Yesterday Mattias and I rode our bikes to the outskirts of Shanghai to check out the world’s largest skate park (‘SMP International Skate Park‘). We ran into seven year-old Xiao He, comfortably dropping-in and rolling around the various banks, hips, fun boxes, rails, ledges and hubbas. He told us he’d been skating for one year. For me it was further evidence of a growing mainstream acceptance of alternative sports and sub-cultural movements like skateboarding, fixed-gear cycling, punk, indie music, urban art and sneaker culture. After all, his parents had to buy the equipment and drive him to the skate park every weekend for the past year.
Shots of Xiao He in action after the jump.
Earlier this week Diederik van Middelkoop of Massive Music emailed me their latest music video, “Shanghai, Shanghai” featuring rapper ‘TK’ Tang King. It’s a really fun clip, featuring glimpses into all the iconic scenes you encounter everyday, living in Shanghai.
After the 2010 Shanghai World Expo, and the millions and millions of visitors who came and went, the message still lingers on in Shanghai: ‘Better City, Better Life’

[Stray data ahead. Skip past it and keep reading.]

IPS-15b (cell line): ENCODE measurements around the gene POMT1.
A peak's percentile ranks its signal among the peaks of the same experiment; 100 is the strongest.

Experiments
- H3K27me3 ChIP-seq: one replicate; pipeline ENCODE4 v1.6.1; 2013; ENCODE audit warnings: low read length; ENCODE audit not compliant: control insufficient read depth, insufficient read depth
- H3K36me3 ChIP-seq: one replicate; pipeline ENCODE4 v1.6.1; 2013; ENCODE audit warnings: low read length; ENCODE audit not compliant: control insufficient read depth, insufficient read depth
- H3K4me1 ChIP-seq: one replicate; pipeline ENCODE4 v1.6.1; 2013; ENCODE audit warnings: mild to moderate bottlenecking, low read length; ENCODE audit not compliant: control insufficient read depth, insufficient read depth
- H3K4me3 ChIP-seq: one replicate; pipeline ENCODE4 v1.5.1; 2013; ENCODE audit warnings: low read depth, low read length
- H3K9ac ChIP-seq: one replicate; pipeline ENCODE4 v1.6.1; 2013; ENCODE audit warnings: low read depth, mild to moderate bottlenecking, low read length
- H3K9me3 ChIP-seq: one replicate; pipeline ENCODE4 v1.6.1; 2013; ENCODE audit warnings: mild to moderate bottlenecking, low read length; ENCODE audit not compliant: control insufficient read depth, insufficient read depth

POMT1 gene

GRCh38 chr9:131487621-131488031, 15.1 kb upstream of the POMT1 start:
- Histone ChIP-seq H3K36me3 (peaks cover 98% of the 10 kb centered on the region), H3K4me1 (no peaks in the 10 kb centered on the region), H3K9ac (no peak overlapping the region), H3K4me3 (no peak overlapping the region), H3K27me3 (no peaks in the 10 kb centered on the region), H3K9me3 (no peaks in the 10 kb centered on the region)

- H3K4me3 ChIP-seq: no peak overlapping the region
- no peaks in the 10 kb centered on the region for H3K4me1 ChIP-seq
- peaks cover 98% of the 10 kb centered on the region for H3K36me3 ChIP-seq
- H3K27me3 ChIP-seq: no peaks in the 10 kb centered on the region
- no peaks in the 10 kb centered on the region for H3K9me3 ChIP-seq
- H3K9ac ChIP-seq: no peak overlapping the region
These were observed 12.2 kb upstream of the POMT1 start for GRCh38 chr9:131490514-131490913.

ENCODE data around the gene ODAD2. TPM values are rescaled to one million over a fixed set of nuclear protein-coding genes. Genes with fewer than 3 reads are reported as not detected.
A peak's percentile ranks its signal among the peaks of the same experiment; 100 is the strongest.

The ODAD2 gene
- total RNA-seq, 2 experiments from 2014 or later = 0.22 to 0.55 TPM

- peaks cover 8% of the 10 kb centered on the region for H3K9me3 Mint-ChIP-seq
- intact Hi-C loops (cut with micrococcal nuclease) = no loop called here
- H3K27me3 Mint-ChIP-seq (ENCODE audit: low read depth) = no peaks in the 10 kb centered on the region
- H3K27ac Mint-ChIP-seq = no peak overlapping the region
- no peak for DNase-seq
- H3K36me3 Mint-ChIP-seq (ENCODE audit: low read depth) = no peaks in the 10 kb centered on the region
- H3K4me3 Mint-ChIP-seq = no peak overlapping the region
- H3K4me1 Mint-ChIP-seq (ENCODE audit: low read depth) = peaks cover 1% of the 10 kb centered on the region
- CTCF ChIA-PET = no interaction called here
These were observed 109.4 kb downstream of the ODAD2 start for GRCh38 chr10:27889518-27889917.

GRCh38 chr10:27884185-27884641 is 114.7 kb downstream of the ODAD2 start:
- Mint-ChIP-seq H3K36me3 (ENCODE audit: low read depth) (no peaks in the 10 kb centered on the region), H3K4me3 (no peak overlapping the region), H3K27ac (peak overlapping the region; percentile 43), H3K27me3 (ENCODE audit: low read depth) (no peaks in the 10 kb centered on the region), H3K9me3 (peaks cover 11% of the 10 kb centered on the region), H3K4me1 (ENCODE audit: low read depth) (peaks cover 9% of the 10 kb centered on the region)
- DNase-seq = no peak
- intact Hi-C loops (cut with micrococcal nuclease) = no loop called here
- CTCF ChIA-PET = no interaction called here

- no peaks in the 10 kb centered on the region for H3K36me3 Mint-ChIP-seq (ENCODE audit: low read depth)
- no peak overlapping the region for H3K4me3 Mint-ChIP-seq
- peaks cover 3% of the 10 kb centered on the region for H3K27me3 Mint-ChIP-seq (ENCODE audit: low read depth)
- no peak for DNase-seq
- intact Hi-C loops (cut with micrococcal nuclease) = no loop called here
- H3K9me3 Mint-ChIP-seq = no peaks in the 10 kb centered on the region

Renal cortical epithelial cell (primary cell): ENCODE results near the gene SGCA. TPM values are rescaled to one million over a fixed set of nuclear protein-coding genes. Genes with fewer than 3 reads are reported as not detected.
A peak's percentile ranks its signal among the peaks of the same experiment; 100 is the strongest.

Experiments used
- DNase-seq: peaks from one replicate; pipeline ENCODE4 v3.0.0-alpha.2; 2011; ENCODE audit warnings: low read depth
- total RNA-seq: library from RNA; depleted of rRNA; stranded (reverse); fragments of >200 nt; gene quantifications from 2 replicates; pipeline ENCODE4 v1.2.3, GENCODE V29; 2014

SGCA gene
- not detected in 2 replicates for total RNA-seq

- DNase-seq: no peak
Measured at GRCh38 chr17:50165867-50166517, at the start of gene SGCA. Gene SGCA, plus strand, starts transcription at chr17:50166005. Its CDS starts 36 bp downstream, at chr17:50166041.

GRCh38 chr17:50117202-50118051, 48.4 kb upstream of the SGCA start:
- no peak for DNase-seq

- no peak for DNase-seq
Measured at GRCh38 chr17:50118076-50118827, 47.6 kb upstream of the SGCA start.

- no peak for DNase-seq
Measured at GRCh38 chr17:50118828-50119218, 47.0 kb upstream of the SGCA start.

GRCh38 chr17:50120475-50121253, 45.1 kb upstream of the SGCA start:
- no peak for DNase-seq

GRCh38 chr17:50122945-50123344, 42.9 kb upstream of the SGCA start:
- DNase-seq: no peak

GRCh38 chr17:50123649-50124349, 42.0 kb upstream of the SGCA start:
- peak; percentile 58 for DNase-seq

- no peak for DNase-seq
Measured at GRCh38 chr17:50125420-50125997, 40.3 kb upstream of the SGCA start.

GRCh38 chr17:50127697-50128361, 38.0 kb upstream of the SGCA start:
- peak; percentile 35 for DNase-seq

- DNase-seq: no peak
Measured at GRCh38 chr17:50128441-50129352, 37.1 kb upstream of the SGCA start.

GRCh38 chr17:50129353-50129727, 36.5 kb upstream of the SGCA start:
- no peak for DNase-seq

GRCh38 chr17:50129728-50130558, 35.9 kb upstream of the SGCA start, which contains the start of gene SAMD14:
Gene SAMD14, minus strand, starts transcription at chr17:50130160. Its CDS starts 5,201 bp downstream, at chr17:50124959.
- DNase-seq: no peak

Film Director Bas Roeterink, music house MassiveMusic Shanghai and Rapper Tang King (‘TK’) sat down, took that message, and spun it around.
‘Make a Better City, Have a Better Life’.
Beijing indie-pop rockers Queen Sea Big Shark played at Shanghai’s Mao Livehouse on Friday night. I’ve had people in the (China music) industry tell me their live show was over-rated. Friday night was anything but. The venue brought great sound and front gal Fu Han brought a visual feast of a show and bag loads of intensity. The set flirted between club music and their signature guitar-pop and B52s-baselines. One friend aptly described the mix as almost Bowie-esque.